You would have definitely used at least one today!
Harmful substances and toxic chemicals could be hiding all over your house. From hidden mould to gunk in carpets and showerheads; keep a lookout for these 5 health threats:
#1 Household products
As consumers, we will always opt for household cleaning products that will get the job done at minimum cost. Should you scrutinize the label of common household cleaning products, you will notice a slew of chemicals including 5. 2-Butoxyethanol and triclosan.
Meanwhile, phthalates are omnipresent in detergents and personal care products, such as soaps, shampoos, aftershave lotions and perfumes. These ingredients are all endocrine disruptors, i.e chemicals that can interfere with the endocrine or hormone systems at certain doses.
Endocrine Disrupting Chemicals (EDCs) are especially harmful as they are similar in structure to natural sex hormones, thereby interfering with their normal functions. Thus causing complications such as breast, prostate and thyroid cancer, nervous system defects, and ADD/ADHD. – World Health Organisation (WHO), State of the Science of Endocrine Disrupting Chemicals (2012) –
So, how do we reduce the risk?
Simple, just use fewer products, less often. Other easy swaps that you can do include using unscented lotions and laundry detergents as well as avoiding air fresheners. When it comes to cleaning supplies, always do your research – check the ingredients list before you buy or you can always look for natural alternatives like vinegar combined with water in a spray bottle. Another wonder item is baking soda, it makes a great natural scrubbing ingredient and deodorizer.
Carpets are commonly used to décor up the home; adding a touch of elegance to your living space. But, did you know that the average carpet or rug can accumulate several pounds of dirt per year and is a breeding ground for dust mites?
Dust, pet dander, as well as contaminants from the outdoors, can settle into the carpeting too. Now imagine your children who spend much of their time playing on the floor, toddlers are more susceptible to severe allergies when constantly exposed to such impurities.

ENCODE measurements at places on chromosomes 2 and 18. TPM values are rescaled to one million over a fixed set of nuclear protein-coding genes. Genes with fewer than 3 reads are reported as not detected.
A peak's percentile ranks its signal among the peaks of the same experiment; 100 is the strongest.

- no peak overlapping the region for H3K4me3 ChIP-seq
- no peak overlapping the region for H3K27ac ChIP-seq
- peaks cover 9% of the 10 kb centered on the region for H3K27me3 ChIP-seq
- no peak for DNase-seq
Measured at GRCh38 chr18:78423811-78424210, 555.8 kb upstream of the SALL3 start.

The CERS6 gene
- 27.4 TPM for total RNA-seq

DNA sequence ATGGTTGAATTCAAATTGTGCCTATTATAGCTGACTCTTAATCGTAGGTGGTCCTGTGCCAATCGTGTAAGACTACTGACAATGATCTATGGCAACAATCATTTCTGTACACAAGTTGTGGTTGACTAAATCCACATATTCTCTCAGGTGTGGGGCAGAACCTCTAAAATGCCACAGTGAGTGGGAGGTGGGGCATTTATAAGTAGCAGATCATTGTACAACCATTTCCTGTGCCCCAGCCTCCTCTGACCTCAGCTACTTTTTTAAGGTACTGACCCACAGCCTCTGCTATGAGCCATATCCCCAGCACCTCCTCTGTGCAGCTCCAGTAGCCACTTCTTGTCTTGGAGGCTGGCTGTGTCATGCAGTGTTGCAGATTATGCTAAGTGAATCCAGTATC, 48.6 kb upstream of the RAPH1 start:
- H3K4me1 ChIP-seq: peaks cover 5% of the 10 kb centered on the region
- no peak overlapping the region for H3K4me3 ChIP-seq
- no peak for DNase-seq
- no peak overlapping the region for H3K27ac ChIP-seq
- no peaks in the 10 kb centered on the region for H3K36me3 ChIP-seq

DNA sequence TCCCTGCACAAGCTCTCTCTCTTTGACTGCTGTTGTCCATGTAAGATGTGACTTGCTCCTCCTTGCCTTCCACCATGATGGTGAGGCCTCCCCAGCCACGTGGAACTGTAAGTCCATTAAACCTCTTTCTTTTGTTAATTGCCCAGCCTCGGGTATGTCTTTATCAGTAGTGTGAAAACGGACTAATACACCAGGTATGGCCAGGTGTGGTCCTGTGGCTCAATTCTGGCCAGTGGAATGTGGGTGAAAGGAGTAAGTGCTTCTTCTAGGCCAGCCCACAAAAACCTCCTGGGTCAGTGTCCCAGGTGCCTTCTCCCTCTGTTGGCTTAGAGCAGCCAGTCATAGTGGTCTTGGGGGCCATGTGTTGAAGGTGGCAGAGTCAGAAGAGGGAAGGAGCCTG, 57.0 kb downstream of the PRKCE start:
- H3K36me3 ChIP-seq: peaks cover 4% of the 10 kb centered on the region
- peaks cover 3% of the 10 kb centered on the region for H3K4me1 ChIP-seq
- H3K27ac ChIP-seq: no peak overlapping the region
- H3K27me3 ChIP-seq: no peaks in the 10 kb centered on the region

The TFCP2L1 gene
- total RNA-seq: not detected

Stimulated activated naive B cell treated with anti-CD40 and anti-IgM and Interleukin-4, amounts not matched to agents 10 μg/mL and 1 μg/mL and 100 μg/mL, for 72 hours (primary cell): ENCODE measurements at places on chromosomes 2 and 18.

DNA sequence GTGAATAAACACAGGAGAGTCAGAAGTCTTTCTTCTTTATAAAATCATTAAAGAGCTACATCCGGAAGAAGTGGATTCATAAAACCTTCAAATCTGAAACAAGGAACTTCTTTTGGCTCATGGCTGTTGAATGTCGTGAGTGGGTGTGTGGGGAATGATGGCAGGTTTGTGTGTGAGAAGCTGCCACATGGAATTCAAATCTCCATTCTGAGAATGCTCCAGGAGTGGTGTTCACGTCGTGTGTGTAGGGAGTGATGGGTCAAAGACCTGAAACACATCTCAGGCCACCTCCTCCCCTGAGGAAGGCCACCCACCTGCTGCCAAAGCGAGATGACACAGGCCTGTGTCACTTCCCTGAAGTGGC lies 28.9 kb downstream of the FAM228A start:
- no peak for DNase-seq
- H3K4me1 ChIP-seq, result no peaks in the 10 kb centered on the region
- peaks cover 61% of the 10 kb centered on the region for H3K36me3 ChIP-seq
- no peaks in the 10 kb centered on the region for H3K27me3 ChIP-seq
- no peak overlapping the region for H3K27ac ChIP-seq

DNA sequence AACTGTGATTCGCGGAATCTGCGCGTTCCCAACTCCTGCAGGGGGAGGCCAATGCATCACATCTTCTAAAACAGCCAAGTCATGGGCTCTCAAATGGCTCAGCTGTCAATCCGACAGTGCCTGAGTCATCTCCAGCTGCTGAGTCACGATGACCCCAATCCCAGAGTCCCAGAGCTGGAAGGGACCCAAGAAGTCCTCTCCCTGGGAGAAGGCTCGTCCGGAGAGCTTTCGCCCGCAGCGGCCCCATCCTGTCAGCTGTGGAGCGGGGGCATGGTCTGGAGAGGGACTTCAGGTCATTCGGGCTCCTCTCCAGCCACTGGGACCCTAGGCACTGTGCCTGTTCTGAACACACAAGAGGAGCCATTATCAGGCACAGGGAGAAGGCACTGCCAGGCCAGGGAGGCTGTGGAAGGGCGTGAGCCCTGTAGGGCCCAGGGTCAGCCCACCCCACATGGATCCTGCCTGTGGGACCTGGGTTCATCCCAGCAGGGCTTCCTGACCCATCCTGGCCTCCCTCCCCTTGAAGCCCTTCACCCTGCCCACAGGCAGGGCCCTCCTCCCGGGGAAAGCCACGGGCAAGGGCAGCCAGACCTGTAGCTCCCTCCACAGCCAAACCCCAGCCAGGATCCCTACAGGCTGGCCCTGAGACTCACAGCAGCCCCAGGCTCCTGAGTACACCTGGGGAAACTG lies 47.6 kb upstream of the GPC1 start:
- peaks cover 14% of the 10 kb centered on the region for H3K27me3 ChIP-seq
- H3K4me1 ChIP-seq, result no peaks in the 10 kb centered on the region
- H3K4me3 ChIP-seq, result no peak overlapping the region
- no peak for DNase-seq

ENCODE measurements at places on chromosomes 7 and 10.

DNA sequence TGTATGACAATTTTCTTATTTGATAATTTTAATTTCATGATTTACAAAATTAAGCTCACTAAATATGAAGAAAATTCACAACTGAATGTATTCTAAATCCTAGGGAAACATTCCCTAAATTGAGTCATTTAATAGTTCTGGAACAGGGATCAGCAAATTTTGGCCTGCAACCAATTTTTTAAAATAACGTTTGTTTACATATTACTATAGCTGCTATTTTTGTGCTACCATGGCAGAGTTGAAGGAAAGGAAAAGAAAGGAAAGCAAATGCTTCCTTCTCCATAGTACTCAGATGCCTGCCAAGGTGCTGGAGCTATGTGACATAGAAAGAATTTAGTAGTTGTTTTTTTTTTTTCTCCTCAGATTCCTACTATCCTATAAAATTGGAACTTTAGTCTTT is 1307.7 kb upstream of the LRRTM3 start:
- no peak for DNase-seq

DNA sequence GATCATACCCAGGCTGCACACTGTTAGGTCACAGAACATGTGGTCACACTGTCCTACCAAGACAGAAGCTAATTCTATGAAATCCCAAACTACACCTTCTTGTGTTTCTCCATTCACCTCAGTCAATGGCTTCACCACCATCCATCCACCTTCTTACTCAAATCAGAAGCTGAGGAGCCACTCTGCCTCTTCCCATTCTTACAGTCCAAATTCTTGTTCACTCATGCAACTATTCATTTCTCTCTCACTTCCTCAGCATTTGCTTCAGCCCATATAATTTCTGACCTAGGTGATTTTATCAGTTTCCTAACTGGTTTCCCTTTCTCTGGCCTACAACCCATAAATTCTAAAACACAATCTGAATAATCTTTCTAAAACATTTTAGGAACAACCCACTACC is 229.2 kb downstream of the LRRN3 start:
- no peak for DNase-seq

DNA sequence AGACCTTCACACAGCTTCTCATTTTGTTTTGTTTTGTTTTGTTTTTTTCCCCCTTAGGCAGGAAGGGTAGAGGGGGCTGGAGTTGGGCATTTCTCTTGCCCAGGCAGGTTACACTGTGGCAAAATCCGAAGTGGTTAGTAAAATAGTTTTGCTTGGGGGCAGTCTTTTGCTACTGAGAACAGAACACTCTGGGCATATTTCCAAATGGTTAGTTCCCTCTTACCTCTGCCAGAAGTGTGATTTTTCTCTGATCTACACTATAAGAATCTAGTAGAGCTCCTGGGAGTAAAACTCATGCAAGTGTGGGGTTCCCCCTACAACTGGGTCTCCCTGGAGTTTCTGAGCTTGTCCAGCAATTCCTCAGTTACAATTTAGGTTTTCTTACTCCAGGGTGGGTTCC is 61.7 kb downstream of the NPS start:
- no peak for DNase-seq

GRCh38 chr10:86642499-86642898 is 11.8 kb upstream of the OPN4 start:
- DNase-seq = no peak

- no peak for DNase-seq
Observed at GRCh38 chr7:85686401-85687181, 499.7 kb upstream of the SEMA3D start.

It is recommended that you vacuum your carpets twice a week and get your carpets professionally cleaned every 12-18 months. Nevertheless, the chemicals used in professional carpet cleaners can also pose health concerns so, be sure to check beforehand with the cleaning company what sort of cleaning products they use.
The latest in the market are stain-resistant carpets and they are a hit with people who love entertaining – think gatherings and events where red wine is on the drinks list. However, several industrial chemicals used to repel stains are linked to a host of health problems. Older carpets with stain treatment probably included PFOA (Perfluorooctanoic acid), the Teflon chemical linked to cancer and thyroid disease.
Therefore, if you are buying a new carpet, look for untreated, natural materials like sisal or wool.
When you think of areas in your bathroom that could be making you sick, you would probably think of the toilet first. But it turns out that it’s actually your shower head that is the main culprit.
This is because your shower head could be brimming with microbes, mildew and mould, besides harbouring a potentially infectious bacteria called Mycobacterium avium. Of which, if inhaled or swallowed can lead to pulmonary infections and lung disease. This bacteria is found particularly in hot water systems like hot water pipes. The more moisture that builds up, the more rampant bacteria growth will be. Symptoms of infection include fatigue, a chronic dry cough, and shortness of breath.
So, the next time you spring-clean your bathroom, remember to show your shower head some love and clean it as well. It is also recommended to soak the shower head in vinegar a couple of times a year, to really give it a good wash. You can tie a bag full of vinegar around the shower head or remove it and soak it in a bowl full of vinegar. Also, be sure to replace your shower head every few years or so.
#4 Hidden Mould
Just because it is not visible to the naked eye, it doesn’t mean mould isn’t there. The kitchen and bathroom are two areas in your home that commonly harbour mould due to the build-up of moisture and lack of air flow. Modern construction methods that tightly seal homes to improve energy efficiency can also allow the spread of mould in wood, drywall and wallpaper.
The typical symptoms associated with exposure to hidden mould include breathing difficulties, chronic coughing, sneezing and rashes. Some variants of mould even produce mycotoxins, which trigger serious health risks including respiratory infections and chronic rhinosinusitis. It could lead to neurological problems and in some cases death.
If you see any evidence of discolouration or peeling on walls, ceilings or wallpapers backed with a musty odour, it might be time to call in a company that specializes in detecting and neutralizing household mould.
The kitchen sponge can be the filthiest thing in your home and also the number one source of germs. For instance, when you use a dirty sponge to clean kitchen tops and counters, you are actually just spreading bacteria all over the kitchen.
To prevent germs from building up on damp sponges, ensure sponges are rinsed thoroughly in hot water, wring it out and let it dry in a ventilated soap dish. You can also take it one step further and sanitize sponges by placing them in the microwave on high heat for one minute; this will kill nearly all bacteria. The simplest way is to change sponges frequently – a good rule of thumb would be once a week.
*Article was written by Evelyn Teh and edited by Reena Kaur Bhatt.